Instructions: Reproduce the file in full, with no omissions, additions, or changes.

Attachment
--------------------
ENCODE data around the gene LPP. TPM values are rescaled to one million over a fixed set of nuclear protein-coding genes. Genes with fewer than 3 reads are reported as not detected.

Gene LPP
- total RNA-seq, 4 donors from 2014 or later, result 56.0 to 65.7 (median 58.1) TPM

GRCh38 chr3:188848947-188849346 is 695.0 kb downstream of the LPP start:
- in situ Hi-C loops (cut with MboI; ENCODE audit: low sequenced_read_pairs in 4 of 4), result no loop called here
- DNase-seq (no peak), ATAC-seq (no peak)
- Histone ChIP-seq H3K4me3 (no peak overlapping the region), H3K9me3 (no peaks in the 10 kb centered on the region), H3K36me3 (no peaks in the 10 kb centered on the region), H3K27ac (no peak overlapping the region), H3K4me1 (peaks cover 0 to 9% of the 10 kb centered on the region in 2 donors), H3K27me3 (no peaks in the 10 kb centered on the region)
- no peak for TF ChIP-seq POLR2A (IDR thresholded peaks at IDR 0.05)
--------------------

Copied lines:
ENCODE data around the gene LPP. TPM values are rescaled to one million over a fixed set of nuclear protein-coding genes. Genes with fewer than 3 reads are reported as not detected.

Gene LPP
- total RNA-seq, 4 donors from 2014 or later, result 56.0 to 65.7 (median 58.1) TPM

GRCh38 chr3:188848947-188849346 is 695.0 kb downstream of the LPP start:
- in situ Hi-C loops (cut with MboI; ENCODE audit: low sequenced_read_pairs in 4 of 4), result no loop called here
- DNase-seq (no peak), ATAC-seq (no peak)
- Histone ChIP-seq H3K4me3 (no peak overlapping the region), H3K9me3 (no peaks in the 10 kb centered on the region), H3K36me3 (no peaks in the 10 kb centered on the region), H3K27ac (no peak overlapping the region), H3K4me1 (peaks cover 0 to 9% of the 10 kb centered on the region in 2 donors), H3K27me3 (no peaks in the 10 kb centered on the region)
- no peak for TF ChIP-seq POLR2A (IDR thresholded peaks at IDR 0.05)